Rules lawyering and power gaming made me feel like playing a Euro with the wrong crowd. The direction FFG went in the last years has puzzled me. Probably makes sense from a market analysis data perspective of optimised predicted returns in joint with pushing own established brands like Terrinoth. *cough*
Most of these these recent dungeon crawlers look to me like Ameritrash for Eurogamers. But there surely is a reason why Knizia never did a crawler.
Nodens wrote: This is exactly why the system never really worked for me. I want RPGs to sent me to another dimension, give me an out-of-person experience, that sort of thing. To be part of a bigger story than one single person can conceive.
That kind of experience is mostly found in RPGs that aren't DnD/Dungeon Crawls. I am currently playing Ultraviolet Grasslands, which literally has out-of-body experiences, psychedelic trips, and zero dungeon diving. So far the only loot we have gotten is someone gave us a bag of coffee.
ubarose wrote: To be fair, typically in traditional DnD very little of the "story telling" happens in the Dungeon. Once the party hits that part of the game, it's mostly just navigating the maze, fighting and picking up loot.
That's a point, and likely why most of the adventuring I do in my group of players (this is traditional D&D) is driven by travel via boat, overland on horses, and very little time in "dungeons". In fact my map book is the size of a paperback and the maps in it are generally six or eight rooms in size. This is a little more attached to reality, and keeps the getting-dirty part of the adventure delivered in small enough doses.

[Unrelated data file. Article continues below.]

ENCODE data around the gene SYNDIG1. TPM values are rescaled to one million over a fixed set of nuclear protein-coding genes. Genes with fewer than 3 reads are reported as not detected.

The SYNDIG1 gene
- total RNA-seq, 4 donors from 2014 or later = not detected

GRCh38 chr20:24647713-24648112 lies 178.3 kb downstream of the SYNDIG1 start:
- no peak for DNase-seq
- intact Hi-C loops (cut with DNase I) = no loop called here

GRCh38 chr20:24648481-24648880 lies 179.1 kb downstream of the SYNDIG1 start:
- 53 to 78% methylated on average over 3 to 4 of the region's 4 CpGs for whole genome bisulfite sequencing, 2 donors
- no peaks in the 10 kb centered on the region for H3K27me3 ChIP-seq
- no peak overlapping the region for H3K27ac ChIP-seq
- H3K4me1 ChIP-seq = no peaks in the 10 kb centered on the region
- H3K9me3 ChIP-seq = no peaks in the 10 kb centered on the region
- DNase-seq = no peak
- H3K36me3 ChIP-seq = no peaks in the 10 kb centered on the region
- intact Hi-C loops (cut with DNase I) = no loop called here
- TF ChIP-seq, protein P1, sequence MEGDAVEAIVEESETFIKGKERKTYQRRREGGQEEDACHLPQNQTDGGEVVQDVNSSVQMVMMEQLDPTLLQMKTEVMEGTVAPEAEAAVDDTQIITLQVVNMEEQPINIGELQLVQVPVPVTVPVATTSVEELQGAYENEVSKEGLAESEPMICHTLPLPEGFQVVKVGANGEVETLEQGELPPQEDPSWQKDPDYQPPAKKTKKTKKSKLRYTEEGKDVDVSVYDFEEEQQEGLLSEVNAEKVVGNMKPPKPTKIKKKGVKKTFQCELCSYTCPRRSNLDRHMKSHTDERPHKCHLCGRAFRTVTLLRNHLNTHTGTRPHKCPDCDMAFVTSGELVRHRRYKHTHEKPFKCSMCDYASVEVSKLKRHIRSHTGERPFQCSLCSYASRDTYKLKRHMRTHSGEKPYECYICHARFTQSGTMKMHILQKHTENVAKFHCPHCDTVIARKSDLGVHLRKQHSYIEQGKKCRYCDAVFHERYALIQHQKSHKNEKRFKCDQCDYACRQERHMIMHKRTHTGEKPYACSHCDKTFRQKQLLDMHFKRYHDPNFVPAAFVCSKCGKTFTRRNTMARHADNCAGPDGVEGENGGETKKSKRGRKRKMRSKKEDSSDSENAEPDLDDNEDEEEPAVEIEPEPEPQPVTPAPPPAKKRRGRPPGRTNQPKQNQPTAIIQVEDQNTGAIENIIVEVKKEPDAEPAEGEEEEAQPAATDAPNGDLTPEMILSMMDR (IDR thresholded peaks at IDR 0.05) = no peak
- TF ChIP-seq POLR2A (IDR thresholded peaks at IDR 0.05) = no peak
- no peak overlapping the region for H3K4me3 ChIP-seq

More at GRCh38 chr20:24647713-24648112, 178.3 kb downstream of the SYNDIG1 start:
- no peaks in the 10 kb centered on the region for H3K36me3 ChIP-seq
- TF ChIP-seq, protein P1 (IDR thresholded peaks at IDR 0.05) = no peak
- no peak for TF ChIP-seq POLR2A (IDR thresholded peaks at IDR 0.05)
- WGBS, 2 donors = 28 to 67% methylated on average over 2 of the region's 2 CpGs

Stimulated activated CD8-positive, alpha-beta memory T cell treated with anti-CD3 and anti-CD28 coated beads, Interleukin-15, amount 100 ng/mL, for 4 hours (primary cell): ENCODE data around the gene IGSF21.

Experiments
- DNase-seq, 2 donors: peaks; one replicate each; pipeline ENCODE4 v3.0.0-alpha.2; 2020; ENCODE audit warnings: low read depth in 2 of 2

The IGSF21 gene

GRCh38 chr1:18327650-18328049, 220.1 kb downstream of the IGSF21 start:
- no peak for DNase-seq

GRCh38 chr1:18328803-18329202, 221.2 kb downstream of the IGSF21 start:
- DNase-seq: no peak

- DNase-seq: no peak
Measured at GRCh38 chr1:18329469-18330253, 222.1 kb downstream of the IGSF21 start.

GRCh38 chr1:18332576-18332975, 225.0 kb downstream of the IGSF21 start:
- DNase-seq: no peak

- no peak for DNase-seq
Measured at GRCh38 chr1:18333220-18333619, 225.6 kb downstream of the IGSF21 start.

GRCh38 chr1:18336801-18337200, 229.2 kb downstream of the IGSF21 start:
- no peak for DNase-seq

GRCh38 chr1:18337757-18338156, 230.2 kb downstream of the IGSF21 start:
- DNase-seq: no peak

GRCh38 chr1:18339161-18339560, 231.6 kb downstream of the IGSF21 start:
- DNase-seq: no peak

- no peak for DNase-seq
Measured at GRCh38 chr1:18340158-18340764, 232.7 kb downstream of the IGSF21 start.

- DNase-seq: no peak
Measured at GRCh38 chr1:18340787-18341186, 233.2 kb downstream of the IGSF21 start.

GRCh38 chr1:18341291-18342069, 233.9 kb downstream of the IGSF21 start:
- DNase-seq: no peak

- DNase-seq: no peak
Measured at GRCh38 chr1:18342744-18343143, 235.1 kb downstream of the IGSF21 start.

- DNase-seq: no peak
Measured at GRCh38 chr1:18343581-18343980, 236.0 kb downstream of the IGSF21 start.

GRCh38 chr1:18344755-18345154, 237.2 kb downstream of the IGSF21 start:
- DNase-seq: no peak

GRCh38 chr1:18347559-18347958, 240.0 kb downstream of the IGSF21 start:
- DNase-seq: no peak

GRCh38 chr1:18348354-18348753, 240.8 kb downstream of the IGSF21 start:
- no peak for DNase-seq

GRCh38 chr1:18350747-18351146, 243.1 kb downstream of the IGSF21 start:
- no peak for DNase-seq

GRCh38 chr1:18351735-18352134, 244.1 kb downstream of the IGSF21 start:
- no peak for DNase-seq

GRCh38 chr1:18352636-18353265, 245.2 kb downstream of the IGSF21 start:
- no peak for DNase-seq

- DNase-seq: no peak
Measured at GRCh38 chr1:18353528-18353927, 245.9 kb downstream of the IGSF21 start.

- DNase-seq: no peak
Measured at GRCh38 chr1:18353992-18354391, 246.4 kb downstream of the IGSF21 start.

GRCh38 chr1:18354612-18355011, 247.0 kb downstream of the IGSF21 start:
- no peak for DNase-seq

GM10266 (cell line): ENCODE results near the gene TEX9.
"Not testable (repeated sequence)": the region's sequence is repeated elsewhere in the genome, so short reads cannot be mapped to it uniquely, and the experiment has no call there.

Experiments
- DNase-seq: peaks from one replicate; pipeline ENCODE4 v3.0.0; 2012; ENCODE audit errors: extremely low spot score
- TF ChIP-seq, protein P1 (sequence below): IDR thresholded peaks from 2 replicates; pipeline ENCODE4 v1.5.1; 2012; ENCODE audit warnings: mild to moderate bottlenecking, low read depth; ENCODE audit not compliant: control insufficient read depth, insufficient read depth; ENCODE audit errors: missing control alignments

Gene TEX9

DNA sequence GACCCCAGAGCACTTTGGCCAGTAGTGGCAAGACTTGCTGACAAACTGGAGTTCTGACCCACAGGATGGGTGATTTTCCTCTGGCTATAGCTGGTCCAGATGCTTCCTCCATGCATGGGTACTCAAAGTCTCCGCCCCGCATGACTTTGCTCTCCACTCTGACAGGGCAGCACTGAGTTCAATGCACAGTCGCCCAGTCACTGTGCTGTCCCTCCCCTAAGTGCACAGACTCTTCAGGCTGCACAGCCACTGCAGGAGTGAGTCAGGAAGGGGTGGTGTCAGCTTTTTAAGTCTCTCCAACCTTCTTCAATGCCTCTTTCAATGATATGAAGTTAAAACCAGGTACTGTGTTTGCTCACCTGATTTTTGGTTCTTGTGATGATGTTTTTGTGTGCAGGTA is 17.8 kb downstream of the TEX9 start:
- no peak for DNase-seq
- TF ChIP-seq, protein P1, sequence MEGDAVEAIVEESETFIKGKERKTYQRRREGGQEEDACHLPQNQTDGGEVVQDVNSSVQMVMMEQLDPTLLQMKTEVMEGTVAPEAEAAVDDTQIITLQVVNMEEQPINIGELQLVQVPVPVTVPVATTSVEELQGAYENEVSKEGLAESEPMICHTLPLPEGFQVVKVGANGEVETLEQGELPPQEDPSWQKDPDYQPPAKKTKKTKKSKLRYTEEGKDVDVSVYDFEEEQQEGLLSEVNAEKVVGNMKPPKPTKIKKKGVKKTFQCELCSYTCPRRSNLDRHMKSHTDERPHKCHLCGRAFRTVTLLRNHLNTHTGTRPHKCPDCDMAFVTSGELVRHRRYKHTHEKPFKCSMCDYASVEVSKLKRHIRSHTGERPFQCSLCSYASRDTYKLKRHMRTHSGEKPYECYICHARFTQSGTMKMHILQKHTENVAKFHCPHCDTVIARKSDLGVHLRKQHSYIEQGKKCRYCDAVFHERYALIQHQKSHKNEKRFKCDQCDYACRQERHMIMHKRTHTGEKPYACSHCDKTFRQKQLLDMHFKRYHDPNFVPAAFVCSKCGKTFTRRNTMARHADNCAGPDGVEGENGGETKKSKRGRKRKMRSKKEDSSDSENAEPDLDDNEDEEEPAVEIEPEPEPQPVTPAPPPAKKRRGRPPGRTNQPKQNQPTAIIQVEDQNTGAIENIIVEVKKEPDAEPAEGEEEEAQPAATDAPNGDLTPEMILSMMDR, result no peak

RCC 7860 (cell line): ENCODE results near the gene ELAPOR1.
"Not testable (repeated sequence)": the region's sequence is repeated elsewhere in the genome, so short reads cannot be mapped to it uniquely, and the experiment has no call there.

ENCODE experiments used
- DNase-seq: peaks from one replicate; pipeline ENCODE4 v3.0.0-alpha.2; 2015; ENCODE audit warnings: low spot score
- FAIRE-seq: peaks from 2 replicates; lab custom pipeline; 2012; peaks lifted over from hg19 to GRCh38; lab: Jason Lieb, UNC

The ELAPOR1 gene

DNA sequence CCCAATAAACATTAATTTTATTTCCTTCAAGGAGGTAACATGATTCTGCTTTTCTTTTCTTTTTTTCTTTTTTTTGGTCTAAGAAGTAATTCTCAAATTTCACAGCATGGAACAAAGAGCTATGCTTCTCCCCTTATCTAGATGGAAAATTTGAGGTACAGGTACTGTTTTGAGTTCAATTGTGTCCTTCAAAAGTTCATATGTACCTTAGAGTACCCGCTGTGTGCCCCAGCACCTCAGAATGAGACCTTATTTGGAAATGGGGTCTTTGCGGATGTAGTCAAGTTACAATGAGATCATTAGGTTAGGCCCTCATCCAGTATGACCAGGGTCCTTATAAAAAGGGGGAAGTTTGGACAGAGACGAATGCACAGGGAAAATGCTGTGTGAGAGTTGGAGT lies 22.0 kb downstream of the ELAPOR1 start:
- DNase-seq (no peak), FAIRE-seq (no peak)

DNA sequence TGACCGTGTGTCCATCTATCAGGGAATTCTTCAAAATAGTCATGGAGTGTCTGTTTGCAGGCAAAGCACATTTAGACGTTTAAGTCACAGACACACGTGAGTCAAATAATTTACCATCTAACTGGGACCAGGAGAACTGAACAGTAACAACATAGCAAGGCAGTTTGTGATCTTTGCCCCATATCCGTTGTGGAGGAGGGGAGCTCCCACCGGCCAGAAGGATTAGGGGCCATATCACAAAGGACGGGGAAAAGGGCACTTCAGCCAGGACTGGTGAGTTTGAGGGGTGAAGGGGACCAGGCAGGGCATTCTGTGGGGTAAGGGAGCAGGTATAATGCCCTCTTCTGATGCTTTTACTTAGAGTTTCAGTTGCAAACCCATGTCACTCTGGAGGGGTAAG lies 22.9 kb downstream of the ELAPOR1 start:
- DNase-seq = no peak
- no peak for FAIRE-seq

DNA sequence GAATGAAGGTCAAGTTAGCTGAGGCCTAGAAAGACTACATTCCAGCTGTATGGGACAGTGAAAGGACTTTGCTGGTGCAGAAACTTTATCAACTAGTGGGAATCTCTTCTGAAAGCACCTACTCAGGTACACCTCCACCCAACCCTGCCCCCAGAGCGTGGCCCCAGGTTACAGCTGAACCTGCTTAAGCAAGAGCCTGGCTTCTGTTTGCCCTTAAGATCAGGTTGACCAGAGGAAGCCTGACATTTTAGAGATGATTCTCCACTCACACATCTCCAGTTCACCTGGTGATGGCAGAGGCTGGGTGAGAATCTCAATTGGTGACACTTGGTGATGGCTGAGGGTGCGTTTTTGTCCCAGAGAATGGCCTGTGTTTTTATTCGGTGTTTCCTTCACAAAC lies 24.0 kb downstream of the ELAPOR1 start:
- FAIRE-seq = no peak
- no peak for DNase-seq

As often as not there's a fair chunk of figuring out mysteries in our stuff, more oriented to investigative or political intrigue aspects.
I appreciate the bulk of the young audience (let's say under 25 for that) is more interested in the hack and slash aspects and the loot. So there's a market there. But if you could imagine a game that began with something like Sherlock Holmes Consulting Detective that for some locations said "go to the app and type code 3375" that resulted in a Descent scenario then you could greatly expand the breadth of play without requiring very much if any additional components.
If Descent was providing me with that I'd be a little more interested in having a look. As it stands there isn't much there. Granted, none of what I just described is role-playing, but at least it's a little more interesting than killing spiders.
I once tried to run a murder mystery for a D&D group that was around 10th level. The cleric ruined the mystery by casting Raise Dead on the victim and asking him who killed him. A lower level party might accomplish a similar workaround with Speak With Dead.
I'm a big fan of putting something in that is way over the team's head and forcing them to think creatively on how to get through it. I'm as happy with them finding an innovative way of getting the magic book out from under Puff's butt without killing him as I am with them killing him and taking it afterwards. Typically I award experience points equally for either.
And frankly, it's because of what you just said. If the team has time to recharge they're more or less indestructible. It's a lot harder to heal your buddies when they're neck-deep in combat.